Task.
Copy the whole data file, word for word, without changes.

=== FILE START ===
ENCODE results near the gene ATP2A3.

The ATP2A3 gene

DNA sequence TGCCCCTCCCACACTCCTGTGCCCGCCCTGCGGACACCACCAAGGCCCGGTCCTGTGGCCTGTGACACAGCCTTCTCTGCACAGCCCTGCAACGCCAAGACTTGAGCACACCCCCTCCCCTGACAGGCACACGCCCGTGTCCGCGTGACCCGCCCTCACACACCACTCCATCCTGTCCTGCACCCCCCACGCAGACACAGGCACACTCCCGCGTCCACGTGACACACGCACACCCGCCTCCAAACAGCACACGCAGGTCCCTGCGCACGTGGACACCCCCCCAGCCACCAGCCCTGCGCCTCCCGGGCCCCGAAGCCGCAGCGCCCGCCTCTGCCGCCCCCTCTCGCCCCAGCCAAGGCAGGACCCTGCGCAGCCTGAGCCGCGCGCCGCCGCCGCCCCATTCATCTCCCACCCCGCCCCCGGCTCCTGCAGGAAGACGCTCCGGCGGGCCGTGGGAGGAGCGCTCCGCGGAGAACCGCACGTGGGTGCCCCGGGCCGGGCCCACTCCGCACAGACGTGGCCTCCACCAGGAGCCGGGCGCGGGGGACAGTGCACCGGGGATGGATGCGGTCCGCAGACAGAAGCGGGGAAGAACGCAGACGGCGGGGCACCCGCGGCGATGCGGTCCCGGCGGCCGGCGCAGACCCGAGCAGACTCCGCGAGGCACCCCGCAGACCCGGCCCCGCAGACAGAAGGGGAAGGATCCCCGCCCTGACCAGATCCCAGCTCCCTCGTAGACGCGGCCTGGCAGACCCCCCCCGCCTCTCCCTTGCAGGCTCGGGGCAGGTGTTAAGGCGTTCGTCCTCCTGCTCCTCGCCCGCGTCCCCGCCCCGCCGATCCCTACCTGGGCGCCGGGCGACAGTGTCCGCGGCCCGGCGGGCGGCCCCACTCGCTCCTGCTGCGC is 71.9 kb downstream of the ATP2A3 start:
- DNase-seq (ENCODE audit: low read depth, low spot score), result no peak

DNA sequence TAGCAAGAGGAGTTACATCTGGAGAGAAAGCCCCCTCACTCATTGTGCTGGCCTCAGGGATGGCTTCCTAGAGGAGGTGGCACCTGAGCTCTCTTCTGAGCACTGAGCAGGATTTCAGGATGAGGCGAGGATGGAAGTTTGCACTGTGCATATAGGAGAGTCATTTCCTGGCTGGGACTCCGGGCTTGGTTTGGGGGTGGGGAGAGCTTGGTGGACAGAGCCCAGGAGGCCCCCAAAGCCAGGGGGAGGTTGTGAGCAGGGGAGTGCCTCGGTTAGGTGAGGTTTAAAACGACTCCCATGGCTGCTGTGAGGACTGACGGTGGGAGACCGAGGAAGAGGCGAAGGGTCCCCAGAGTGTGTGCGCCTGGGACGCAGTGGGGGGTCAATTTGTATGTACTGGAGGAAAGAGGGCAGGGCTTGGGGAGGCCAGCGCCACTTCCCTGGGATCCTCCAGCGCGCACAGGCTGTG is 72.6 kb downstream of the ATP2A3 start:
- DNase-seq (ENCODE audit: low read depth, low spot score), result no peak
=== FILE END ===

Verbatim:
ENCODE results near the gene ATP2A3.

The ATP2A3 gene

DNA sequence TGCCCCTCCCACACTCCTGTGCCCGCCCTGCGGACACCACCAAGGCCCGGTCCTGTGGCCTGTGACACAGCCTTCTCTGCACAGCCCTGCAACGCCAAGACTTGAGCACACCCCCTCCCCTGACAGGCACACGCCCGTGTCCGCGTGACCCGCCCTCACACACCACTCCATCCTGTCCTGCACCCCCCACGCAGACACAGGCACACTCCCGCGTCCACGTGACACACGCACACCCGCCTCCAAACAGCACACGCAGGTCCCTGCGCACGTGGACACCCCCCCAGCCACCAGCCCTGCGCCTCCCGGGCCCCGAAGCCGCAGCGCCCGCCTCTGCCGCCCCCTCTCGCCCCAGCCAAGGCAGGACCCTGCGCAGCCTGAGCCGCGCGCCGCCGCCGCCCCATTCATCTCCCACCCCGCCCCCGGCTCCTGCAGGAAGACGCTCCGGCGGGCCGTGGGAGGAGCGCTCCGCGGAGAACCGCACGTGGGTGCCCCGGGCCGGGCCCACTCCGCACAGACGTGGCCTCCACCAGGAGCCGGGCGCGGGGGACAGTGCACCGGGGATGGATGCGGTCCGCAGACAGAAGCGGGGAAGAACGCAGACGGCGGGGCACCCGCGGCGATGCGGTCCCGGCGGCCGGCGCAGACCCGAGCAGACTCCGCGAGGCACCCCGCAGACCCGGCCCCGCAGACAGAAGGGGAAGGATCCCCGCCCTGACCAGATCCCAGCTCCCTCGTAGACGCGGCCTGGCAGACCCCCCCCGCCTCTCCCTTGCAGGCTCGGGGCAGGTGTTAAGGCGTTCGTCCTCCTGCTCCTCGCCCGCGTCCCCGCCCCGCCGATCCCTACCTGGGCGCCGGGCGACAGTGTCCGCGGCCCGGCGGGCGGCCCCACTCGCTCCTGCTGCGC is 71.9 kb downstream of the ATP2A3 start:
- DNase-seq (ENCODE audit: low read depth, low spot score), result no peak

DNA sequence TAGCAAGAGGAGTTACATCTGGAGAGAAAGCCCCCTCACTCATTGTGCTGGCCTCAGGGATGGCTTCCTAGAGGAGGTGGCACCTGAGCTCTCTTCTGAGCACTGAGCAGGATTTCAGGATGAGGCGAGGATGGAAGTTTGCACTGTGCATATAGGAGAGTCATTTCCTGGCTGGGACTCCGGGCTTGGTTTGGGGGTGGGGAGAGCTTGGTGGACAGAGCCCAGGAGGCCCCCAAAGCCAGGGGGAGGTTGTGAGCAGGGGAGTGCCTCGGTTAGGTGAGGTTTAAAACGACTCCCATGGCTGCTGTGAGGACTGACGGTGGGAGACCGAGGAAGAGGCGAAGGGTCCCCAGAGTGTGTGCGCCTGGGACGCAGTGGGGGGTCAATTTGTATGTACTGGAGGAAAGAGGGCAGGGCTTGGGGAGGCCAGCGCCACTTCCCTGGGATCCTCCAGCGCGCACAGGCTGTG is 72.6 kb downstream of the ATP2A3 start:
- DNase-seq (ENCODE audit: low read depth, low spot score), result no peak